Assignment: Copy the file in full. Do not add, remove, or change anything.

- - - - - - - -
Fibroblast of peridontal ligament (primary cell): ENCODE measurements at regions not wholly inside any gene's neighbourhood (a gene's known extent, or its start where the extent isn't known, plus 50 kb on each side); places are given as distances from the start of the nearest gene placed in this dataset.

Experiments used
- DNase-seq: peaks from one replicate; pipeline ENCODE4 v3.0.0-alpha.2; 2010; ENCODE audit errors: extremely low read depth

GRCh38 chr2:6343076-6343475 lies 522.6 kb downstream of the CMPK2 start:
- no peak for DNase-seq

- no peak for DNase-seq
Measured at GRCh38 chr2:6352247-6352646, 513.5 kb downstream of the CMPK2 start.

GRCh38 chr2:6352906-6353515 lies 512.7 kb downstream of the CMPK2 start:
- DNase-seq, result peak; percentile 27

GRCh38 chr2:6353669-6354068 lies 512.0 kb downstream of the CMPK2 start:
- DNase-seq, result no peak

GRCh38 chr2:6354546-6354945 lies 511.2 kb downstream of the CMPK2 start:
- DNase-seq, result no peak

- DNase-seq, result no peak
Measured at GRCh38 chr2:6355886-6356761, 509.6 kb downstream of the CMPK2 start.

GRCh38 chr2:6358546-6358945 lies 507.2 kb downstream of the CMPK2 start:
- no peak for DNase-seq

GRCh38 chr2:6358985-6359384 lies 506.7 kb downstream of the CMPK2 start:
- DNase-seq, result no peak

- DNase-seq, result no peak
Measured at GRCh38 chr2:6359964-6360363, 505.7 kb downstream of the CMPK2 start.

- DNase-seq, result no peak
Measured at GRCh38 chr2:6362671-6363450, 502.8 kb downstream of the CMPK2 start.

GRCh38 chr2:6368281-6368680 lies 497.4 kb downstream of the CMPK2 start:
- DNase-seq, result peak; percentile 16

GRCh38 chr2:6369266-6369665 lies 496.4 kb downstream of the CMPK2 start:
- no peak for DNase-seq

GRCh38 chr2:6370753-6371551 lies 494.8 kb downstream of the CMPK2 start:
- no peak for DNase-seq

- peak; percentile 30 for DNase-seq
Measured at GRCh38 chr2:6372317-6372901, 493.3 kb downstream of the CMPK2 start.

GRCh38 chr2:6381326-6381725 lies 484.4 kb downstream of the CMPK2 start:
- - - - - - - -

Fibroblast of peridontal ligament (primary cell): ENCODE measurements at regions not wholly inside any gene's neighbourhood (a gene's known extent, or its start where the extent isn't known, plus 50 kb on each side); places are given as distances from the start of the nearest gene placed in this dataset.

Experiments used
- DNase-seq: peaks from one replicate; pipeline ENCODE4 v3.0.0-alpha.2; 2010; ENCODE audit errors: extremely low read depth

GRCh38 chr2:6343076-6343475 lies 522.6 kb downstream of the CMPK2 start:
- no peak for DNase-seq

- no peak for DNase-seq
Measured at GRCh38 chr2:6352247-6352646, 513.5 kb downstream of the CMPK2 start.

GRCh38 chr2:6352906-6353515 lies 512.7 kb downstream of the CMPK2 start:
- DNase-seq, result peak; percentile 27

GRCh38 chr2:6353669-6354068 lies 512.0 kb downstream of the CMPK2 start:
- DNase-seq, result no peak

GRCh38 chr2:6354546-6354945 lies 511.2 kb downstream of the CMPK2 start:
- DNase-seq, result no peak

- DNase-seq, result no peak
Measured at GRCh38 chr2:6355886-6356761, 509.6 kb downstream of the CMPK2 start.

GRCh38 chr2:6358546-6358945 lies 507.2 kb downstream of the CMPK2 start:
- no peak for DNase-seq

GRCh38 chr2:6358985-6359384 lies 506.7 kb downstream of the CMPK2 start:
- DNase-seq, result no peak

- DNase-seq, result no peak
Measured at GRCh38 chr2:6359964-6360363, 505.7 kb downstream of the CMPK2 start.

- DNase-seq, result no peak
Measured at GRCh38 chr2:6362671-6363450, 502.8 kb downstream of the CMPK2 start.

GRCh38 chr2:6368281-6368680 lies 497.4 kb downstream of the CMPK2 start:
- DNase-seq, result peak; percentile 16

GRCh38 chr2:6369266-6369665 lies 496.4 kb downstream of the CMPK2 start:
- no peak for DNase-seq

GRCh38 chr2:6370753-6371551 lies 494.8 kb downstream of the CMPK2 start:
- no peak for DNase-seq

- peak; percentile 30 for DNase-seq
Measured at GRCh38 chr2:6372317-6372901, 493.3 kb downstream of the CMPK2 start.

GRCh38 chr2:6381326-6381725 lies 484.4 kb downstream of the CMPK2 start: